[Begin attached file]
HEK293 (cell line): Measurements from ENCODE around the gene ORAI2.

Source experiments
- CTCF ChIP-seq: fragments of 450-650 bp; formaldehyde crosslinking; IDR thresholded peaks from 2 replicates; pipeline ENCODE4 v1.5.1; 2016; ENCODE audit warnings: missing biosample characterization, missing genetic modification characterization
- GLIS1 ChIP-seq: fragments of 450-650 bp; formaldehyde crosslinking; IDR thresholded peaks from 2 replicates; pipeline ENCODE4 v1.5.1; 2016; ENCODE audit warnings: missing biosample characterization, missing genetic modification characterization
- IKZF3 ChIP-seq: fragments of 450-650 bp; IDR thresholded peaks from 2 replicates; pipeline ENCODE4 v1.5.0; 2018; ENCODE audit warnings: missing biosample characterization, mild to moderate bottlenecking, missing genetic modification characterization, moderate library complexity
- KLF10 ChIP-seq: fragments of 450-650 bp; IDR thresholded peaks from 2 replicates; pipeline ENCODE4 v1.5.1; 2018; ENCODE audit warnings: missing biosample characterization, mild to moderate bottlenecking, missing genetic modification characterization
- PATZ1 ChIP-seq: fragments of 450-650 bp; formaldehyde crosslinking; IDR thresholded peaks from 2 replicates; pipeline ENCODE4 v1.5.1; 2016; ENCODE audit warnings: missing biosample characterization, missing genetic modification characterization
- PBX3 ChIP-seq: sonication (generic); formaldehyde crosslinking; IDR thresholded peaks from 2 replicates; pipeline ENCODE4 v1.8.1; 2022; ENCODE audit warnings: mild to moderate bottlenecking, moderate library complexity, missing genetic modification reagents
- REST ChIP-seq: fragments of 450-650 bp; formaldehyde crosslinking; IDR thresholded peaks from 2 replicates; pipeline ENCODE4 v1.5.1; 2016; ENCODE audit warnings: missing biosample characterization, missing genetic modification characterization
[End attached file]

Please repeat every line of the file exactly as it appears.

HEK293 (cell line): Measurements from ENCODE around the gene ORAI2.

Source experiments
- CTCF ChIP-seq: fragments of 450-650 bp; formaldehyde crosslinking; IDR thresholded peaks from 2 replicates; pipeline ENCODE4 v1.5.1; 2016; ENCODE audit warnings: missing biosample characterization, missing genetic modification characterization
- GLIS1 ChIP-seq: fragments of 450-650 bp; formaldehyde crosslinking; IDR thresholded peaks from 2 replicates; pipeline ENCODE4 v1.5.1; 2016; ENCODE audit warnings: missing biosample characterization, missing genetic modification characterization
- IKZF3 ChIP-seq: fragments of 450-650 bp; IDR thresholded peaks from 2 replicates; pipeline ENCODE4 v1.5.0; 2018; ENCODE audit warnings: missing biosample characterization, mild to moderate bottlenecking, missing genetic modification characterization, moderate library complexity
- KLF10 ChIP-seq: fragments of 450-650 bp; IDR thresholded peaks from 2 replicates; pipeline ENCODE4 v1.5.1; 2018; ENCODE audit warnings: missing biosample characterization, mild to moderate bottlenecking, missing genetic modification characterization
- PATZ1 ChIP-seq: fragments of 450-650 bp; formaldehyde crosslinking; IDR thresholded peaks from 2 replicates; pipeline ENCODE4 v1.5.1; 2016; ENCODE audit warnings: missing biosample characterization, missing genetic modification characterization
- PBX3 ChIP-seq: sonication (generic); formaldehyde crosslinking; IDR thresholded peaks from 2 replicates; pipeline ENCODE4 v1.8.1; 2022; ENCODE audit warnings: mild to moderate bottlenecking, moderate library complexity, missing genetic modification reagents
- REST ChIP-seq: fragments of 450-650 bp; formaldehyde crosslinking; IDR thresholded peaks from 2 replicates; pipeline ENCODE4 v1.5.1; 2016; ENCODE audit warnings: missing biosample characterization, missing genetic modification characterization